With the holidays underway, Karan said it's also crucial to layer precautions when gathering with family, like being fully vaccinated and adding in extra protections like mask-wearing — particularly around vulnerable groups who are at a higher risk of a serious infection.
"If you're indoors, around a lot of people, you have to think: 'Am I somebody, if I get COVID, is this very life-threatening for me?'" said Karan.
Wearing a high-quality mask, such as a KN95, would help stop aerosols or droplets from spreading, Karan noted, even if omicron proves more adept at latching onto human cells.
Unusual for variant to render vaccines 'obsolete'
Multiple experts also agreed that what's particularly crucial right now is for unvaccinated individuals to get their shots.
"At the individual level, if people are not yet vaccinated, they absolutely should get vaccinated," said Dr. Isaac Bogoch, an infectious diseases physician.
There are also other ways to expand vaccination coverage, he said, including that children five and up are now eligible for inoculation, and the potential for booster eligibility to expand to more older adults.
Even if omicron is capable of evading some level of immunity from the current slate of vaccines and antivirals, which targeted the virus's original strain, Rasmussen doesn't expect the variant to fully reduce vaccine-based protection.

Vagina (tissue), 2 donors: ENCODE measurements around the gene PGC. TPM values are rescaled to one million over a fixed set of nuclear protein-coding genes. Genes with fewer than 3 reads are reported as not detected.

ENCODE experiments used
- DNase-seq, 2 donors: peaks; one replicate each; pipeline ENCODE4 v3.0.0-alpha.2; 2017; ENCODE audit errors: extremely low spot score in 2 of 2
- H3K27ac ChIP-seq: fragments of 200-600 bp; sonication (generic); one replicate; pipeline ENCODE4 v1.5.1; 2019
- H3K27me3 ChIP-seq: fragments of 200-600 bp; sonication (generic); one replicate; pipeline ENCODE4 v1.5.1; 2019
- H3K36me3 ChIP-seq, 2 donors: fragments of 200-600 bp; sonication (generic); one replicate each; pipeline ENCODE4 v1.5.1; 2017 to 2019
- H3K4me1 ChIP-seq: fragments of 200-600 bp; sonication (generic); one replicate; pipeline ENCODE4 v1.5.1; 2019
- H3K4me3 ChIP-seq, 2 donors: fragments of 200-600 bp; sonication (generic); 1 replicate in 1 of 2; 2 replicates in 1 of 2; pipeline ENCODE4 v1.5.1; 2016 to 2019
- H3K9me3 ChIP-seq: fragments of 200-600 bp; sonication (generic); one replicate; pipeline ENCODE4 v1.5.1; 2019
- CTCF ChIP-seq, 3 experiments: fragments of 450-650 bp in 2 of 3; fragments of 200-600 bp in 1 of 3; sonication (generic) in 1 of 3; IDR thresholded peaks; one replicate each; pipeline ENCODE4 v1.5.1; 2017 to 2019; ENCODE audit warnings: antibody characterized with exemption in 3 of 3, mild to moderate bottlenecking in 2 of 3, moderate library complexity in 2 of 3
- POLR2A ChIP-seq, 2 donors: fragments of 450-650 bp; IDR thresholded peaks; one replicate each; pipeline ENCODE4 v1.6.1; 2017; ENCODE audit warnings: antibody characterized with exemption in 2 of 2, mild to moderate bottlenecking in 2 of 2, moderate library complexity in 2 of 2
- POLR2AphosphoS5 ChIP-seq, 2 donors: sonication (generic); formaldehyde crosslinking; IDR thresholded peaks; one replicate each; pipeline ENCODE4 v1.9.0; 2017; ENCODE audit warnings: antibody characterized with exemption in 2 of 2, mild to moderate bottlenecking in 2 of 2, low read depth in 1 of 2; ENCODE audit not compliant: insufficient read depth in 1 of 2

"Your immune system is composed of more than just neutralizing antibodies, and we do have other antiviral therapeutics that are in the pipeline," she said. "So we're not back to square one."
Until we know more about what we're up against, Bogoch said we can't assume the worst.
"It would be extremely unusual for a variant to emerge that renders the protective benefit of vaccination completely obsolete," he said.
"This may be chipping away at some of the protective immunity, and we'll figure out if it does and to what extent in the days and weeks ahead. But some people are discussing that this is going to set us back to January of 2020 — and nothing could be further from the truth."